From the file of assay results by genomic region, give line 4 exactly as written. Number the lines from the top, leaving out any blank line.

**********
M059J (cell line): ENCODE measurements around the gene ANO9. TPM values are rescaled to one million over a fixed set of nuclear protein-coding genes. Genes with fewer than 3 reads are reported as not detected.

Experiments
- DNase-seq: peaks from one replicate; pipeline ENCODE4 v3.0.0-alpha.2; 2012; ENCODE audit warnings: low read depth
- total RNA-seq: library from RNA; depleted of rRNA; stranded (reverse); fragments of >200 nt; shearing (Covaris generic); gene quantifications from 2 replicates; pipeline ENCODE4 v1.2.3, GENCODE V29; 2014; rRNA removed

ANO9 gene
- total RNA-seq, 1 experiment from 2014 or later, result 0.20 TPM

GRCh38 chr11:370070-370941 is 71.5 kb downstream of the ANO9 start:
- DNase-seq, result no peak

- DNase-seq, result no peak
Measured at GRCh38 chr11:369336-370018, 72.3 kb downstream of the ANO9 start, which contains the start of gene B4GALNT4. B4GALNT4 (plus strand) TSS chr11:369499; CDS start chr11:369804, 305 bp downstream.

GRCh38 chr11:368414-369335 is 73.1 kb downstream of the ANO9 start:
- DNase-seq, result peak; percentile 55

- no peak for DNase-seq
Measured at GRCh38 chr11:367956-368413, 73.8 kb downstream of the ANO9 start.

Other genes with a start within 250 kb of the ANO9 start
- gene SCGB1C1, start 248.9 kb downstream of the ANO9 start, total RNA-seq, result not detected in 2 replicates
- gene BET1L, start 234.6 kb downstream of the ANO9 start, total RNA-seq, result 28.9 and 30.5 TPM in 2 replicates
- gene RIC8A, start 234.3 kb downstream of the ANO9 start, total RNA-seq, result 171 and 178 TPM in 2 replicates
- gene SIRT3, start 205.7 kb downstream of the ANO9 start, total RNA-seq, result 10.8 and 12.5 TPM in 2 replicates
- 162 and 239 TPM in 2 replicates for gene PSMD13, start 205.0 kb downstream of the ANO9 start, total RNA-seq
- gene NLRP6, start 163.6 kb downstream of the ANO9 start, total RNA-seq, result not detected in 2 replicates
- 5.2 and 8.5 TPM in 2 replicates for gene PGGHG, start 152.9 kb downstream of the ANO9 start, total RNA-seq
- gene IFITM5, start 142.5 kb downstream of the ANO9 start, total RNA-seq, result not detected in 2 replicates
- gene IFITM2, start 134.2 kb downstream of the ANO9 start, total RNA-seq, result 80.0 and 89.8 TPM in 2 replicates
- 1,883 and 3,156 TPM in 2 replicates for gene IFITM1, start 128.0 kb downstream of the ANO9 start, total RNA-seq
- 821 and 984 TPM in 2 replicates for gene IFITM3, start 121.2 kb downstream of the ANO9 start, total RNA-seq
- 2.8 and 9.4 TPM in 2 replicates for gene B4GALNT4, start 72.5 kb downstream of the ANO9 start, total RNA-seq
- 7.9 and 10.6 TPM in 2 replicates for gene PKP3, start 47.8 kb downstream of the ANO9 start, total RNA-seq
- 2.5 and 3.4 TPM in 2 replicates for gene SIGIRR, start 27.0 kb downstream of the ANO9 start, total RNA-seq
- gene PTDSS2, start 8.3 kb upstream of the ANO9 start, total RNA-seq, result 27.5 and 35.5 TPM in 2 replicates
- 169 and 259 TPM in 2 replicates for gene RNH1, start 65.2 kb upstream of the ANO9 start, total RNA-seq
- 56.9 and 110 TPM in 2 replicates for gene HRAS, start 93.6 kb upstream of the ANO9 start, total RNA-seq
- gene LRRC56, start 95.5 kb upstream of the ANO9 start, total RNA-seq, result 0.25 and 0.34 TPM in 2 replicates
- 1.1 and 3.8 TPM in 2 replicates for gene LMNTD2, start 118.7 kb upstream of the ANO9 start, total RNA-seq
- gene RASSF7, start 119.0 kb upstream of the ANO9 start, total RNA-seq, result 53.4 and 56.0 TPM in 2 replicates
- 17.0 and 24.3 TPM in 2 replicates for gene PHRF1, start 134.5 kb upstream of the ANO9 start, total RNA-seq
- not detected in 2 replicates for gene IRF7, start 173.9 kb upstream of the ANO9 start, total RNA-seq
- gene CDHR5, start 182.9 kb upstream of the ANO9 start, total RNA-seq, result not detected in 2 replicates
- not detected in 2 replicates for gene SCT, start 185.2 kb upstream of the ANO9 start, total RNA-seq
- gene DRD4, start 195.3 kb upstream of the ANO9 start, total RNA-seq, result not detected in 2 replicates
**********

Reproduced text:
- total RNA-seq: library from RNA; depleted of rRNA; stranded (reverse); fragments of >200 nt; shearing (Covaris generic); gene quantifications from 2 replicates; pipeline ENCODE4 v1.2.3, GENCODE V29; 2014; rRNA removed